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Crosses the River Seine in Paris.
Designers: Nicolas Cadiat and Alphonse Oudry
Ironwork by J. F. Cail et Cie.
Span 80m. Width 20m. 14 arch ribs.
The arch ribs are assembled from riveted wrought iron plates with angle iron and T-section stiffeners.
The bridge suddenly sagged during a cold spell in 1888, necessitating repairs and modifications. Comparison of photo 2 with an 1870s photograph here shows that one of the changes was the addition of two arch ribs. Originally there were 12 arch ribs, 10 ribs being grouped together under the roadway, and an arch rib either side of these, pitched further out (in the plane of the balustrades). The 2019 photo above shows that there are now 14 arch ribs, the extra ribs flanking the central group under the roadway..
Gustave Eiffel wrote about the failure , and a translation of the relevant text follows (with original text in brackets where the precise English equivalent is unclear]:
'But we had the unfortunate idea of tyeing the upper rails [longerons supérieurs] to the masonry, so that the construction worked both as an arch and as two [consoles] abutted at their ends. As the tie-rods [tirants d'amarrage] failed due to cold contraction and possibly rusting, the arches began to move in full and deformations occurred that would require a complete reconstruction of the bridge, especially in the vicinity of the [clef].' The word 'clef' is problematic here. It literally translates as 'key', but it probably refers to the crown of the arch, as will be explored shortly.
The statement 'As the tie-rods failed due to cold contraction and possibly rust' together with the comment by Frédéric Bourgeon that the top beams were originally connected to the abutments perhaps refers to the wrought iron beams which supported the deck, seen in photo 3 above, immediately below the new concrete deck. Photo 3 shows that the end of the beam no longer connects with the masonry abutment.
Another source, Jean Resal, offers more information. It does seems to confirm (with apologies for imperfect translation!) that the top beams were embedded in the masonry. The combination of arch, upper beams, and spandrels represented a stiff structure, and together with the lack of articulation of the arch, the structure was susceptible to the effects of thermal expansion. Deterioration progressively occurred as the the bridge expanded and contracted, and after 33 years failure (of a top beam?) occurred during a particularly cold morning when a line of carts was crossing the bridge. The failure did not lead to disaster, but the arch dropped appreciably due to the increased thrust imposed upon it. Repairs included fitting additional plates to reinforce the central portion of the arch. Photo 6 shows the relative thickness of the flanges, composed of numerous plates riveted together.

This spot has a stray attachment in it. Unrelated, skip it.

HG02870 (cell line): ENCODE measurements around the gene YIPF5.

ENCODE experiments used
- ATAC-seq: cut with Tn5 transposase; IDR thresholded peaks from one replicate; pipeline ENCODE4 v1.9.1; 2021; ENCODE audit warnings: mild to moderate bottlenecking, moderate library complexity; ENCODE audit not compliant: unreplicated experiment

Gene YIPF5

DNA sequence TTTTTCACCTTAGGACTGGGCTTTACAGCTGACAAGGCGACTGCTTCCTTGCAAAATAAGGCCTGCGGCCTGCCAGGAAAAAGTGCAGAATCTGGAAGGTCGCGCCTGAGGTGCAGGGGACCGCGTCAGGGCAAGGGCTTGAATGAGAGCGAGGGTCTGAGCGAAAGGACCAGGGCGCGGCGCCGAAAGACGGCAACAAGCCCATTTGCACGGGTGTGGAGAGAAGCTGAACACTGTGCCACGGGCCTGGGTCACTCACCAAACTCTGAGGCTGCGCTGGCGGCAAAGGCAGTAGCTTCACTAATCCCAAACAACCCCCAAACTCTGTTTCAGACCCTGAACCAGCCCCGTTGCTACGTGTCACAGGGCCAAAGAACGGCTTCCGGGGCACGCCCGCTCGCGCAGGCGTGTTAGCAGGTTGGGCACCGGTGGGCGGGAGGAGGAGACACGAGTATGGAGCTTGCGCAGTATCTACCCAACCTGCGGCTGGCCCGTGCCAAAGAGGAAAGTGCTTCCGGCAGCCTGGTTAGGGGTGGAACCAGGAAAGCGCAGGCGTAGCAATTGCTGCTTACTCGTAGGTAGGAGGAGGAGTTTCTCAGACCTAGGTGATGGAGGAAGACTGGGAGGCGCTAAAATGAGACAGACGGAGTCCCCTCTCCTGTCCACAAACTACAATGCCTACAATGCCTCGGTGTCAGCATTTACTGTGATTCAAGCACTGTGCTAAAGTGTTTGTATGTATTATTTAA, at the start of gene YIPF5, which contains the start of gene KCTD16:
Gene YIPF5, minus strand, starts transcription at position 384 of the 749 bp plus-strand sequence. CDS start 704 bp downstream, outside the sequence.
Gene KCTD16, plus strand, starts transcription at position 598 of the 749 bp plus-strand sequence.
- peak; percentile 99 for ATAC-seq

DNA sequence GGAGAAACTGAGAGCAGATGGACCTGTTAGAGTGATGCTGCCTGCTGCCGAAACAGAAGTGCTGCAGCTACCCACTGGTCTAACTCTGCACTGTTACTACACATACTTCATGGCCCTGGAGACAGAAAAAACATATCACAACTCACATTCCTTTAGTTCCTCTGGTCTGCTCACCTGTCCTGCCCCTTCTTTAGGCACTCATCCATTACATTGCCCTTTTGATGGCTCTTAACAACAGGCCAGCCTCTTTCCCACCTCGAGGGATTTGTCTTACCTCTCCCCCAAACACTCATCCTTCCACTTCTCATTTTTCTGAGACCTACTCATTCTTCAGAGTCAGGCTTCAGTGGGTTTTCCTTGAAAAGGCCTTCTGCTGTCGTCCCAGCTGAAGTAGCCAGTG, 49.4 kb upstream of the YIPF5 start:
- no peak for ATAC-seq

M. Resal records that the rise/span ratio of the arch was 5.70m/80m = 1/14, and that the depth of the rib was 0.40m at the 'clef' and 1.40m at the 'naissances'. Clearly the naissances are the springing points at the abutments, and the clef is the centre of the arch. 0.40m is remarkably shallow, and the relative shallowness is evident in photo 2.
It is interesting to compare this bridge with the Pont Alexandre III, further downstream. This has an even longer span and flatter arch (rise/span ratio of just 1/17). It was built over 50 years later, and the design avoided the thermal expansion problems of the Pont d'Arcole. The arches are hinged at both the springing points and at the crown. The deck is supported from the arch ribs by vertical struts, not by triangulated struts and ties as on Pont d'Arcole. There are appreciable differences aesthetically, the decoration of the Pont d'Arcole being tastefully restrained, whereas the Alexandre is festooned with festoons and other high Victorian excesses, which serve to hide the work of the engineers.
The lack of hinges at the ends of the arch rib is evident from photo 4. Such an arrangement followed long-established practice for large cast iron arch bridges. J. G. James observed that in 1818 problems due to thermal movement came to prominence on Rennie's Southwark Bridge, and that on some cast iron arch bridges in Yorkshire the ends of the ribs and their bearings were curved to facilitate movement.